Interview with a national doctor in cyclone emergency project in Myanmar


Dr Mya Aye*, a Burmese doctor, has just returned from Bogaley where Medecins Sans Frontieres (MSF) is assisting survivors of Cyclone Nargis. She is the team leader, supervising both the medical and logistical teams who are going out on boats daily to assist the population. She will go back to Bogaley after taking one week's rest.  She recalls her experiences here.

"I have been working for MSF for three weeks in the emergency. I came for an interview with MSF in Yangon, did training for one week, and then I was sent to Bogaley. I arrived there two weeks after the cyclone. Before this, I was working in a private clinic in Yangon. I wanted to do something for the victims of the cyclone. That is the main reason I am working for MSF. I would have felt guilty if I didn't do anything. 

Driving to Bogaley, you can see much devastation. Most of the houses have no roofs. Everywhere you look, there is destruction. I saw many people staying along the roads and asking for help. I felt so sorry for them. Everything seemed to be quite normal in Bogaley town. But when we did the mobile clinics, going out to the villages, you could see the destruction. In some villages, there are only about 5% of people left and some villages have been completely destroyed. There is no-one left.

Each day, MSF makes boat trips to nearby villages. We do nutrition assessments, and give nutrient-rich ready to use food to the malnourished children and pregnant and breastfeeding women. We also do general consultations, where we are seeing some diarrhoea cases and also some injuries. Our main work when I was there was the distribution. Most of the people were very happy to be receiving the items we were giving them. The items we distribute are very useful for them, such as the plastic sheeting and the mosquito nets.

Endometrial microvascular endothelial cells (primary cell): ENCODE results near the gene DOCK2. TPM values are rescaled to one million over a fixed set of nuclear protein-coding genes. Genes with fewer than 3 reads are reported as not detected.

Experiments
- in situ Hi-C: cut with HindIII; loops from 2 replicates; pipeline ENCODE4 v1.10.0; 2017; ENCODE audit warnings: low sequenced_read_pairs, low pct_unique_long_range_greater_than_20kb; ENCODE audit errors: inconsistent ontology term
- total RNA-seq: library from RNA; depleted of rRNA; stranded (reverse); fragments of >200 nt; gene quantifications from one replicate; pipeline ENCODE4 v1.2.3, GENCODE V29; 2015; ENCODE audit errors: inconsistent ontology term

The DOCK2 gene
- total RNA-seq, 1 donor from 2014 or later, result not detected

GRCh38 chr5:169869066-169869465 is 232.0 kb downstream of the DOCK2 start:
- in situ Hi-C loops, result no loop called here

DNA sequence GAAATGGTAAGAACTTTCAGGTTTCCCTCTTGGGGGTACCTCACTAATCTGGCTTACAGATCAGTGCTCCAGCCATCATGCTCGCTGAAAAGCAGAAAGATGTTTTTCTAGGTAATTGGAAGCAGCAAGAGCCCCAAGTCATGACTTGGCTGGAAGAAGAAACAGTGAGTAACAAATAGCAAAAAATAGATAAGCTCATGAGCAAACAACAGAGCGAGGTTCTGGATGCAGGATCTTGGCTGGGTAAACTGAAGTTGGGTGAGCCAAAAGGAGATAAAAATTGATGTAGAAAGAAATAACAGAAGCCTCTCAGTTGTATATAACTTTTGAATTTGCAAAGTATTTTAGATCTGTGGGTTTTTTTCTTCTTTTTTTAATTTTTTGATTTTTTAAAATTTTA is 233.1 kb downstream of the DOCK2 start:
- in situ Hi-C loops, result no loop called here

We're actually not seeing so many diseases but there are many psychological problems. Most of the people seem to be upset. They don't want to talk about the cyclone. They want to forget about this terrible event. But there are some people who want to talk and tell their feelings. They are crying a lot. They need time to heal, but they can't be cured in a short time.

Some people want to forget; they don't seem normal. In some villages, the people are totally depressed. They don't want to work at all and they are just waiting for help. Because they have lost all their relatives and all their property, they have nothing left. Some of the people want to work, and get on with their lives. But the ones who are not working, well, they are without hope.

When MSF arrives, we talk with the people and then try and find out about their problems. We have seen that the people need a lot. Most of them are farmers but they don't have anything to grow their rice. Some are fishermen, some of them want to work, but they have nothing.

The people are very happy to see MSF; they are very welcoming. This is a rural area and many have not seen a doctor, even before the cyclone. So they are so happy to meet with the doctors and to tell them about what they have experienced.

I remember one story especially. There was a man who came to us who just wanted to tell his story. He said that during the cyclone, he placed all his family in a small boat, including his mother and about 20 members of the family. He was trying to save them. But a big wave came and knocked the boat over. All of the family died, apart from three of them.

I will keep working for MSF as long as the project is open. In Yangon, there are many doctors. If I'm not there, it doesn't matter so much. But in the Delta, when I go there, there is something I can do for the people. I am so happy to treat the patients. They welcome me, they say thank you, they are so grateful."

*Name changed to protect identity.